Drawing on the story of Mary and Jesus in the Gospels, from John 12, Welby tells us how the ‘master of our lives’ and the ‘dark influence on our lives’ of the economy of Mammon is revealed to us ‘in the bright flash of the reality of Jesus as God himself’ (p.70). As Mary pours perfume on the feet of Christ, worth the equivalent of a year’s worth of salary (or around £25,000 GBP today in the UK), Judas is quick to criticise and say this is a poor ‘allocation’ of resources, and wasteful, and could be better used to serve the poor. Welby commentates, ‘Judas represents the economy of Mammon…[he] sees people and objects in material terms according to their monetary value, whereas Mary sees people and objects as precious gifts from God, thus to be cherished’ (p.71).
In this comparison, Mary represents the economy of God, or the economy of Manna. Whilst Judas is living within the worldview of ‘an economy of scarcity’ (ibid.), leading to a disposition of fear, anxiety, and control, Mary, right beside him, acts from a place of abundance, in an ‘economy of generosity’. She is decidedly out of control, and is certainly ‘not concerned with efficiency, or thrift, or measurement, or appearances’ (p.71).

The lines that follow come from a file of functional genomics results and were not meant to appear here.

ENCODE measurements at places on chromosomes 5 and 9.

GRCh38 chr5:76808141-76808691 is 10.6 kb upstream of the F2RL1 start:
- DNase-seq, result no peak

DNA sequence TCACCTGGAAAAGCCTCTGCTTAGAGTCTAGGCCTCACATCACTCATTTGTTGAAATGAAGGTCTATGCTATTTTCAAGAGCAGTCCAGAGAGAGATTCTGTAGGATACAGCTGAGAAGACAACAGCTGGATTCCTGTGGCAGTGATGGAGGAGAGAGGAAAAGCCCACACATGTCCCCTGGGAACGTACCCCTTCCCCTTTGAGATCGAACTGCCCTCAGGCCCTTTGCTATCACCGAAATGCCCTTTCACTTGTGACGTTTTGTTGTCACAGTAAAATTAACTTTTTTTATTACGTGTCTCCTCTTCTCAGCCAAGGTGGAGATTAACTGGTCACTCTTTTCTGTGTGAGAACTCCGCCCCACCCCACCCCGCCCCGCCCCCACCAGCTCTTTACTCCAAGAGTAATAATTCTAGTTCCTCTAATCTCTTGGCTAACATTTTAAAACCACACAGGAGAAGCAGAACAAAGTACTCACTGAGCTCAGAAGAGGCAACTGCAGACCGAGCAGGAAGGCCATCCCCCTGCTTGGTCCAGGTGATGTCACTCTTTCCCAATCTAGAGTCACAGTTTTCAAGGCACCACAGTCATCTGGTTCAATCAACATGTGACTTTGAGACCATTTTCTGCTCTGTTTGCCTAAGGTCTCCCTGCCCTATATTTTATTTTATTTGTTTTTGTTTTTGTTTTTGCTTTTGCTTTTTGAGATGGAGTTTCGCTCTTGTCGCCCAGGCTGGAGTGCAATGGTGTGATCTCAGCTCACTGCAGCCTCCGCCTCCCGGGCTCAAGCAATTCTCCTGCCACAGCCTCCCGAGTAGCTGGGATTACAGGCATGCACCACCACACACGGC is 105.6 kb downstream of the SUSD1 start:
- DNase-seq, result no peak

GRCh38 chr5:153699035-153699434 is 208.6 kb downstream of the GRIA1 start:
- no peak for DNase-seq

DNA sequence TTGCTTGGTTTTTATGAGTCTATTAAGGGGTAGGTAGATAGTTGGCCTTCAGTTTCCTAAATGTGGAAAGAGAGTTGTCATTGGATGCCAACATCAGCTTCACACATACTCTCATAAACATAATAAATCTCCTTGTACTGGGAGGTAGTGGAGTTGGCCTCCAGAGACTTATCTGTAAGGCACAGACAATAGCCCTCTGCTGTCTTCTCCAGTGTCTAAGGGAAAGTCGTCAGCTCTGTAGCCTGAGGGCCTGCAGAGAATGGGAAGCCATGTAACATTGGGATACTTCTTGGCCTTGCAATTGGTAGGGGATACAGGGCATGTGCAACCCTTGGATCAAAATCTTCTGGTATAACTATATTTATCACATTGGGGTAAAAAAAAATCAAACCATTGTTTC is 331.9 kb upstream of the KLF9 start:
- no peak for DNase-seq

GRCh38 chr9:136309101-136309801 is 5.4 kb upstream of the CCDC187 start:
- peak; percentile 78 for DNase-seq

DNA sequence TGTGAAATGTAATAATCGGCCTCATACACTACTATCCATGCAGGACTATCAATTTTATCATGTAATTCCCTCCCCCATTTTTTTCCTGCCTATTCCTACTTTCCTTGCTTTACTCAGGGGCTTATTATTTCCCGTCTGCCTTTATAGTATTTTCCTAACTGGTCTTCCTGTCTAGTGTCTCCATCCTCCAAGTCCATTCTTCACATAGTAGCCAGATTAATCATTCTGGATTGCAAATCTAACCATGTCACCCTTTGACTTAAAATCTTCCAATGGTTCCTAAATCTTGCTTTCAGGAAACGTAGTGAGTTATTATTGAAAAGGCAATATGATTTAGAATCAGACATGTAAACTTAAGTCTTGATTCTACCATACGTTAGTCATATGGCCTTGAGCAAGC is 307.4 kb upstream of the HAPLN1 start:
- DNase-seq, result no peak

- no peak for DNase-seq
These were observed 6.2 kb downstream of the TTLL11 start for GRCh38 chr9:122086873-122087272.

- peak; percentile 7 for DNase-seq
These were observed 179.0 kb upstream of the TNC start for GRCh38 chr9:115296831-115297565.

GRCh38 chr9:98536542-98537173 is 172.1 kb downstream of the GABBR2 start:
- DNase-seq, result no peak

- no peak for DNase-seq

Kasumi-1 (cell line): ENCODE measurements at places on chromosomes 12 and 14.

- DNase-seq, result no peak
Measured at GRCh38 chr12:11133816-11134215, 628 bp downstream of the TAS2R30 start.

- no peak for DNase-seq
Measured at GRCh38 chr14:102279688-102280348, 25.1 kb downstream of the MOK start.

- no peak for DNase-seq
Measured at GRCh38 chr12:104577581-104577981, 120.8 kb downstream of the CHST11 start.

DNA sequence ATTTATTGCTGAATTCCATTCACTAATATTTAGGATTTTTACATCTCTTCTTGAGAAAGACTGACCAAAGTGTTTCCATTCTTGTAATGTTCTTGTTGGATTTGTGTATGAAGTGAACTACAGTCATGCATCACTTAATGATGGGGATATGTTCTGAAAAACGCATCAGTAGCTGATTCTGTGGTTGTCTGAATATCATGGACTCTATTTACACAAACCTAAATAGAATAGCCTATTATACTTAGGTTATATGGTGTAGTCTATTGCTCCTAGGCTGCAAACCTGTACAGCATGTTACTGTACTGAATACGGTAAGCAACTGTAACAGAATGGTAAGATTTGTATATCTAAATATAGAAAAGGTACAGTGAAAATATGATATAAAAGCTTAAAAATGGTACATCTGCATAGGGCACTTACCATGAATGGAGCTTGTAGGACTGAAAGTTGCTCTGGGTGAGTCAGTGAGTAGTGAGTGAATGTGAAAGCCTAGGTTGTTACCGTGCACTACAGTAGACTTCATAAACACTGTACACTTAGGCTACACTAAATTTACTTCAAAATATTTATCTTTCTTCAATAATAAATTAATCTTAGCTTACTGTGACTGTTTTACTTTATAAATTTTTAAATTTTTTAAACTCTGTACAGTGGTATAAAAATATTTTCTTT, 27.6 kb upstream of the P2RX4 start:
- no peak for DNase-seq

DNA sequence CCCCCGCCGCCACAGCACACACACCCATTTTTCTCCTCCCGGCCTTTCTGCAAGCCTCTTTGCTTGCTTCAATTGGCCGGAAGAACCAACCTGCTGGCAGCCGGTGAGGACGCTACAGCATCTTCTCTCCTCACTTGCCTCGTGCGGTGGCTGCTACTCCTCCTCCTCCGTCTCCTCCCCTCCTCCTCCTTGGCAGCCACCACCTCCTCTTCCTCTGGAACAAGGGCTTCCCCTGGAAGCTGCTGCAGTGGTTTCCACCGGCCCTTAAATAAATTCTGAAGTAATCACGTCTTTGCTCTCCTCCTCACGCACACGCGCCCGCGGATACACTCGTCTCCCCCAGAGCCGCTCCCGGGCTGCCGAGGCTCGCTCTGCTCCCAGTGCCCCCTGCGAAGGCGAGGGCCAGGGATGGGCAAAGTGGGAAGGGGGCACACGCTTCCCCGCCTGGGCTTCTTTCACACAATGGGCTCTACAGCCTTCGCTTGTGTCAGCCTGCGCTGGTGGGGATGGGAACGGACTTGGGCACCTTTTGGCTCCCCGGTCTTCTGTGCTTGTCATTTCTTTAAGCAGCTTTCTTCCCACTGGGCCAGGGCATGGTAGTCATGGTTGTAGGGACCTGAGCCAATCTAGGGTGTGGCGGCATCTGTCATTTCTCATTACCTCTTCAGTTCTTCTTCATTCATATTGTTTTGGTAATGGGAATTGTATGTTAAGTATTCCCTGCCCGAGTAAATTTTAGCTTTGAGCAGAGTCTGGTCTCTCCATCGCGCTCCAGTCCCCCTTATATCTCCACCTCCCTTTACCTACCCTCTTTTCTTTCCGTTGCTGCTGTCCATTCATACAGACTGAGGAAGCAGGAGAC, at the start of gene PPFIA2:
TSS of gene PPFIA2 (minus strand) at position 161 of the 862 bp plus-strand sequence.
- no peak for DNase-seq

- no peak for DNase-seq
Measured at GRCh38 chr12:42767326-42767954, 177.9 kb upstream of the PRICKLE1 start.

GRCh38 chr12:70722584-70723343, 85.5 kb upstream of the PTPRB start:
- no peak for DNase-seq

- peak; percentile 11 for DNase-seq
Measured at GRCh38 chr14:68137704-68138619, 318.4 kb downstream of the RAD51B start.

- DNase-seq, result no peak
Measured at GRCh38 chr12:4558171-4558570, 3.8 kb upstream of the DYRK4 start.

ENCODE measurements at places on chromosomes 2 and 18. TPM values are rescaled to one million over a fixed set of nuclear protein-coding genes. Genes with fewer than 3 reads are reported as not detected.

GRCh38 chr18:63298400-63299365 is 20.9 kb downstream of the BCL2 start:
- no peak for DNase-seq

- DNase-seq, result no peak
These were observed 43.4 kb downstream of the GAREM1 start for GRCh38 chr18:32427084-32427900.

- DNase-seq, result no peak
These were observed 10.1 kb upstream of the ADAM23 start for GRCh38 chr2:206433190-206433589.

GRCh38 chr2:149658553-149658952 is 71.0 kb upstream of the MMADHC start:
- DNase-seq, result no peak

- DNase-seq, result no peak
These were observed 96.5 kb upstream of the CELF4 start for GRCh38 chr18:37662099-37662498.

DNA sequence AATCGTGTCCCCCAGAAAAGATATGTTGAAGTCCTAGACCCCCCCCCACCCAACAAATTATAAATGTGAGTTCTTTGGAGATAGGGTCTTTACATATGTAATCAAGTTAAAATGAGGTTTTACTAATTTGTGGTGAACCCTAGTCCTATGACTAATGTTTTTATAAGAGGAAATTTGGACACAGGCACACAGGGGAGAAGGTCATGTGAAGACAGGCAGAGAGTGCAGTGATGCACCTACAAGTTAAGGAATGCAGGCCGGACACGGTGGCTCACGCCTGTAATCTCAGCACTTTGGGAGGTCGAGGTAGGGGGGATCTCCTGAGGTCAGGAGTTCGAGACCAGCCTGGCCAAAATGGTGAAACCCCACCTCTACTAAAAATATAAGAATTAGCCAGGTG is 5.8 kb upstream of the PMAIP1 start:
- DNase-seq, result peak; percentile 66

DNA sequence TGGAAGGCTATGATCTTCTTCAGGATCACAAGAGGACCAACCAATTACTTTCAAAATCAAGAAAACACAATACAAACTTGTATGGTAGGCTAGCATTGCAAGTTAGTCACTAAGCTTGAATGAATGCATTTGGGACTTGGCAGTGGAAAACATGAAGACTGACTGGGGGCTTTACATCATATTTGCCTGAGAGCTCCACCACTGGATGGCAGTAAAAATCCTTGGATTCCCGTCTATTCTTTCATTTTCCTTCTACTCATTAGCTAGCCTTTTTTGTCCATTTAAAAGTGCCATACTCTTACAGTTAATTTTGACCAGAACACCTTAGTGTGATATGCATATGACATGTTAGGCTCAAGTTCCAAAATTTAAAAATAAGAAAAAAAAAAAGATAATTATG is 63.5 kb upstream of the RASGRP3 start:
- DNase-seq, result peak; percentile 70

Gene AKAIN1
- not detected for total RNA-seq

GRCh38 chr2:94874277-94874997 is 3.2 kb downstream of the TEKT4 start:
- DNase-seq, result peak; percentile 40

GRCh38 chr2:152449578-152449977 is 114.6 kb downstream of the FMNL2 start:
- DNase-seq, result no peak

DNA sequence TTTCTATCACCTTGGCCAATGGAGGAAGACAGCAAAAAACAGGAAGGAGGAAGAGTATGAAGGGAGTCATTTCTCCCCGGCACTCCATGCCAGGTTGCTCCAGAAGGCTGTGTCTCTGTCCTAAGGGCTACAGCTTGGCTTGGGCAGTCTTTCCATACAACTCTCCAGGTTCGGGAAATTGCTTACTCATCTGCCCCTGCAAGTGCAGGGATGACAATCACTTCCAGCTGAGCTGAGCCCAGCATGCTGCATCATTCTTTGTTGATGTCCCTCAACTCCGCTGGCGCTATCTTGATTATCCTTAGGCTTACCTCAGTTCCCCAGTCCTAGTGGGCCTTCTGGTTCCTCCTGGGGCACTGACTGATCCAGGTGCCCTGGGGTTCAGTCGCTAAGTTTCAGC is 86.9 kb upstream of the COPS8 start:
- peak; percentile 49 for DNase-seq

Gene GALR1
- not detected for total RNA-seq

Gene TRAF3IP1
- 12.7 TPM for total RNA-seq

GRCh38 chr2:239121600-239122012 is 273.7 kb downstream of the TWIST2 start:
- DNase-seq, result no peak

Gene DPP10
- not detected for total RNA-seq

What are some of the strongest arguments in the book?
Let me draw out two key themes. The first is on the characteristics of Mammon. Welby encourages firmly that Mammon be studiously examined. He writes cautiously on the ‘loud, attractive, and persuasive’ (p.46) voice of Mammon that is so good at convincing us that my money is truly my money – to do with as I please. The characteristics of Mammon are to be well considered. Welby suggests that Mammon is deceptive, insidious, subtle, pervasive, and complex, and yet marketed to us with a voice of power and attraction, of loud persuasion.